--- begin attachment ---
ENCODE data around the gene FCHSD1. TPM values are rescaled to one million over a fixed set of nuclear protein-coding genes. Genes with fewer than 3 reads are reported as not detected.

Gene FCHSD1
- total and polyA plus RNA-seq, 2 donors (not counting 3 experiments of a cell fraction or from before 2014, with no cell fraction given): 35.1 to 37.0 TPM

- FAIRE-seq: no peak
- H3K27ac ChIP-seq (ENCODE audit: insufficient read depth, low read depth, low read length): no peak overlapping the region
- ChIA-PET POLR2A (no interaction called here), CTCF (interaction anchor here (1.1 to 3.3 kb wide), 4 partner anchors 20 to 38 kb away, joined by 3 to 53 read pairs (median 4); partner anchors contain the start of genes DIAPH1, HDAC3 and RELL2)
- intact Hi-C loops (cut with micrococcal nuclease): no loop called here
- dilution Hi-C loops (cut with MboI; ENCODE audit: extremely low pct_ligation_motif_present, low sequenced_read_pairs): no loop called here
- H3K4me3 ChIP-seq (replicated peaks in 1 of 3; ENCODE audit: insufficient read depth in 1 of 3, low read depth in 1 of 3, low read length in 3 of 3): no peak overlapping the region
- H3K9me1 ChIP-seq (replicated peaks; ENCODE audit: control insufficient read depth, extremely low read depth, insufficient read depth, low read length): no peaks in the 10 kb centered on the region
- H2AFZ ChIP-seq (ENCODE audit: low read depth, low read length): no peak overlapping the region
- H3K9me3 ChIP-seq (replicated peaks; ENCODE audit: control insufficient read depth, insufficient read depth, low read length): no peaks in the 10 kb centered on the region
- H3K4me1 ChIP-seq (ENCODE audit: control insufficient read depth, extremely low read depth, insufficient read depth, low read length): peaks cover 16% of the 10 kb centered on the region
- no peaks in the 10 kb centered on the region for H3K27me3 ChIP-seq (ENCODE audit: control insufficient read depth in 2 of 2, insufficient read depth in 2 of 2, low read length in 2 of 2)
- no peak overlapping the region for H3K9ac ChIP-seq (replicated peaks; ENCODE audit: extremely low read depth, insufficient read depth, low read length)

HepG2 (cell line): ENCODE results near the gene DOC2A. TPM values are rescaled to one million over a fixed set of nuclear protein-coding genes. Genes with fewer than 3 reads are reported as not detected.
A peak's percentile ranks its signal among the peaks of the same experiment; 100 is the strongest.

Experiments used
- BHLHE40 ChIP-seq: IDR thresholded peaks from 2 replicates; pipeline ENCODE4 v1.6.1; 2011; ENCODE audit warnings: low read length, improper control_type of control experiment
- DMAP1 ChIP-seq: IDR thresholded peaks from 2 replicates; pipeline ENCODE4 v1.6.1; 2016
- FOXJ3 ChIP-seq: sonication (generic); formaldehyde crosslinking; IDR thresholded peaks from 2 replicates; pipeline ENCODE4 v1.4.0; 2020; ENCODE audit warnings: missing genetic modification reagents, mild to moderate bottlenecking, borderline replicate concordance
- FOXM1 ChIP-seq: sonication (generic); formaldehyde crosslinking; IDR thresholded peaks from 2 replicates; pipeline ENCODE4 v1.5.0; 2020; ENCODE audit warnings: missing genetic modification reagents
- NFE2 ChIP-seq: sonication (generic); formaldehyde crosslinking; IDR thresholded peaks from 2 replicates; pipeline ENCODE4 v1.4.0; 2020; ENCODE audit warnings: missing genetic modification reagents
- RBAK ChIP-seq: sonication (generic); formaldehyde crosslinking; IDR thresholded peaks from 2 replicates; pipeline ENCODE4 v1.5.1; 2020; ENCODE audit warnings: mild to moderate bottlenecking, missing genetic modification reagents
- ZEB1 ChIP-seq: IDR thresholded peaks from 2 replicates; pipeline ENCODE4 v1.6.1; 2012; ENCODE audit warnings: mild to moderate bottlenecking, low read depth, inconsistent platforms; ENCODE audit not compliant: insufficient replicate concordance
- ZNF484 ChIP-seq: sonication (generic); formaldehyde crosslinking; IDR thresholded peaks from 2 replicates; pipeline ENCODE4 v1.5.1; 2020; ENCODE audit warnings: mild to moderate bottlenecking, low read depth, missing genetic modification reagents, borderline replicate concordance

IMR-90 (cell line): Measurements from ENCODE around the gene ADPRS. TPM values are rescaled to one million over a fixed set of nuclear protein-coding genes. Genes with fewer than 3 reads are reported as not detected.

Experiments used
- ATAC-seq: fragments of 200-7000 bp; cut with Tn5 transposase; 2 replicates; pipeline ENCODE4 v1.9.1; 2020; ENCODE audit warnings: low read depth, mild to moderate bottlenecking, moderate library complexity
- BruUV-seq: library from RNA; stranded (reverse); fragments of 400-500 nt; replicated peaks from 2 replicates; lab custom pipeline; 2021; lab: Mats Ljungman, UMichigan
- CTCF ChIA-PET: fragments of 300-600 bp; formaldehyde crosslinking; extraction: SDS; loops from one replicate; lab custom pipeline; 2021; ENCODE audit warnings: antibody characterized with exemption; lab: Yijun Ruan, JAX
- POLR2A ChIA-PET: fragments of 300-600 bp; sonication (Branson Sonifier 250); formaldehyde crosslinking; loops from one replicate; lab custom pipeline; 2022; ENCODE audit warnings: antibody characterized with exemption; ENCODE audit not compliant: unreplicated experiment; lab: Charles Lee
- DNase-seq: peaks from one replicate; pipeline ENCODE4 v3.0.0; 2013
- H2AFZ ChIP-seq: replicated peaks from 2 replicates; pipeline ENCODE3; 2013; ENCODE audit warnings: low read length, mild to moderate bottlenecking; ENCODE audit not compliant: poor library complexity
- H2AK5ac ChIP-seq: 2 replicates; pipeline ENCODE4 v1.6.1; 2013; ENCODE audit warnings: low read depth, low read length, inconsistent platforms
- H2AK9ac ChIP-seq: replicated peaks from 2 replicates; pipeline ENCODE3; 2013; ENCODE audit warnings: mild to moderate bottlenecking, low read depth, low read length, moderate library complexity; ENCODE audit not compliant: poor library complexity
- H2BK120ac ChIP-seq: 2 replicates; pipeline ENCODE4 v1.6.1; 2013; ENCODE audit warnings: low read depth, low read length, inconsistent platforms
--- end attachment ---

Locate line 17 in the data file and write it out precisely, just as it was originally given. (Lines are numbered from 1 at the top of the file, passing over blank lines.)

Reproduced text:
A peak's percentile ranks its signal among the peaks of the same experiment; 100 is the strongest.